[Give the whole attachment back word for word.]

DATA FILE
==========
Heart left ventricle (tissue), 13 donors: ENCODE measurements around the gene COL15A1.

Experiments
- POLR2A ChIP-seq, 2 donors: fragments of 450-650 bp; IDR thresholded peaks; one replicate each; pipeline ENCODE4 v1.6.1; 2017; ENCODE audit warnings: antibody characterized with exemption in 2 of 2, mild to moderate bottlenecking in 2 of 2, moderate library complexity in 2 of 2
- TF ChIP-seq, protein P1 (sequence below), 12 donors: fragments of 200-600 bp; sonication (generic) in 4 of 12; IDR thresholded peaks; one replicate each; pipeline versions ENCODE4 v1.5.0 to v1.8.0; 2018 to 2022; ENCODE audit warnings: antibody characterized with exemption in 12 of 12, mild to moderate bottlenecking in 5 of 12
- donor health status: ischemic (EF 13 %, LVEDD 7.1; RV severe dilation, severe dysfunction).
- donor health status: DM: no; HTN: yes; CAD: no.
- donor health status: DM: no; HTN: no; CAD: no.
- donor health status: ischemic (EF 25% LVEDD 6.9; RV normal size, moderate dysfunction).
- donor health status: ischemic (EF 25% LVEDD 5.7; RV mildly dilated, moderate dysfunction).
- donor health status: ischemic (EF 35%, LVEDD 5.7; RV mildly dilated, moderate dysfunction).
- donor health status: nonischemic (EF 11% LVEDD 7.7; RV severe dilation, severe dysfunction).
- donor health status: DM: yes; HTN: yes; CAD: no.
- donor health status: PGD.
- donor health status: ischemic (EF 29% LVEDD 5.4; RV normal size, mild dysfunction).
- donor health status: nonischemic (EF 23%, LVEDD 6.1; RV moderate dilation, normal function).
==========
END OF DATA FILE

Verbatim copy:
Heart left ventricle (tissue), 13 donors: ENCODE measurements around the gene COL15A1.

Experiments
- POLR2A ChIP-seq, 2 donors: fragments of 450-650 bp; IDR thresholded peaks; one replicate each; pipeline ENCODE4 v1.6.1; 2017; ENCODE audit warnings: antibody characterized with exemption in 2 of 2, mild to moderate bottlenecking in 2 of 2, moderate library complexity in 2 of 2
- TF ChIP-seq, protein P1 (sequence below), 12 donors: fragments of 200-600 bp; sonication (generic) in 4 of 12; IDR thresholded peaks; one replicate each; pipeline versions ENCODE4 v1.5.0 to v1.8.0; 2018 to 2022; ENCODE audit warnings: antibody characterized with exemption in 12 of 12, mild to moderate bottlenecking in 5 of 12
- donor health status: ischemic (EF 13 %, LVEDD 7.1; RV severe dilation, severe dysfunction).
- donor health status: DM: no; HTN: yes; CAD: no.
- donor health status: DM: no; HTN: no; CAD: no.
- donor health status: ischemic (EF 25% LVEDD 6.9; RV normal size, moderate dysfunction).
- donor health status: ischemic (EF 25% LVEDD 5.7; RV mildly dilated, moderate dysfunction).
- donor health status: ischemic (EF 35%, LVEDD 5.7; RV mildly dilated, moderate dysfunction).
- donor health status: nonischemic (EF 11% LVEDD 7.7; RV severe dilation, severe dysfunction).
- donor health status: DM: yes; HTN: yes; CAD: no.
- donor health status: PGD.
- donor health status: ischemic (EF 29% LVEDD 5.4; RV normal size, mild dysfunction).
- donor health status: nonischemic (EF 23%, LVEDD 6.1; RV moderate dilation, normal function).